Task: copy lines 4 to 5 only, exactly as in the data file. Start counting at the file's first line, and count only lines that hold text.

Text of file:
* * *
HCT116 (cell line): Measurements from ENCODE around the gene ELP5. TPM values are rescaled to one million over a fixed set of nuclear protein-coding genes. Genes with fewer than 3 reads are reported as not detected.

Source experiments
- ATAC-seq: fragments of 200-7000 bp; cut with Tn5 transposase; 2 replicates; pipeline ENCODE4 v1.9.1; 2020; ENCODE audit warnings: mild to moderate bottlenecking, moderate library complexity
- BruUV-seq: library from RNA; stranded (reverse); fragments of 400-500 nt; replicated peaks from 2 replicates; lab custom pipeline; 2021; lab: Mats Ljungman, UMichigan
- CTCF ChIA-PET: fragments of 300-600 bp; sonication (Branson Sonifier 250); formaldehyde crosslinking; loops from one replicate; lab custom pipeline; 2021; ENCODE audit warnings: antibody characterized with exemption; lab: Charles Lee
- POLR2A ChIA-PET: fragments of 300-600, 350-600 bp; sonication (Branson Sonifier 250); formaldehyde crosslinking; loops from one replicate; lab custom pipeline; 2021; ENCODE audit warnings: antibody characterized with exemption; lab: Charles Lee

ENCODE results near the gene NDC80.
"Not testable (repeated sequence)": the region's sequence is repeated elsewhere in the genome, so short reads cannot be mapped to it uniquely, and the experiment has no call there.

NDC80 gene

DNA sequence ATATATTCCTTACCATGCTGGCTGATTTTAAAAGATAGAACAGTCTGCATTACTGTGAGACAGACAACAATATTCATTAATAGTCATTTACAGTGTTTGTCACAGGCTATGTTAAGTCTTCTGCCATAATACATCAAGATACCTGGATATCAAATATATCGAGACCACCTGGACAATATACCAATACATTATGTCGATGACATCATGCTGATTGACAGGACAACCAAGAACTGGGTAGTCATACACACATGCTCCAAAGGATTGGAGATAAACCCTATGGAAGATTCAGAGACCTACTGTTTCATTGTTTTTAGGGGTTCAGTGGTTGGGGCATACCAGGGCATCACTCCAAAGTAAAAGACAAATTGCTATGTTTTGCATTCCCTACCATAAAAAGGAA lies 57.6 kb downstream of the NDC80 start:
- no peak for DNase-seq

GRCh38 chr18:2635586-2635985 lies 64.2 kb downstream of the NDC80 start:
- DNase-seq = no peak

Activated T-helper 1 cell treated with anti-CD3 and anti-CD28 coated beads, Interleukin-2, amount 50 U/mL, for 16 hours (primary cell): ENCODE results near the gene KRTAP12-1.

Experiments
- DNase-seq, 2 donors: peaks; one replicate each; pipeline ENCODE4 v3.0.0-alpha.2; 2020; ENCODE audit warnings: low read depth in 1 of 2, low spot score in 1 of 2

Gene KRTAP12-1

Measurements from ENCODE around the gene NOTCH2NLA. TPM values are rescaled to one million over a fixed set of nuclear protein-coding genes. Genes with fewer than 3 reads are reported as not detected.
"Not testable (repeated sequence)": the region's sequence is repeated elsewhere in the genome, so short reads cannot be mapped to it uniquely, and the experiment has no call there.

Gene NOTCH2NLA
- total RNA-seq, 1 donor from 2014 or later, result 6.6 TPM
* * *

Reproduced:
- BruUV-seq: library from RNA; stranded (reverse); fragments of 400-500 nt; replicated peaks from 2 replicates; lab custom pipeline; 2021; lab: Mats Ljungman, UMichigan
- CTCF ChIA-PET: fragments of 300-600 bp; sonication (Branson Sonifier 250); formaldehyde crosslinking; loops from one replicate; lab custom pipeline; 2021; ENCODE audit warnings: antibody characterized with exemption; lab: Charles Lee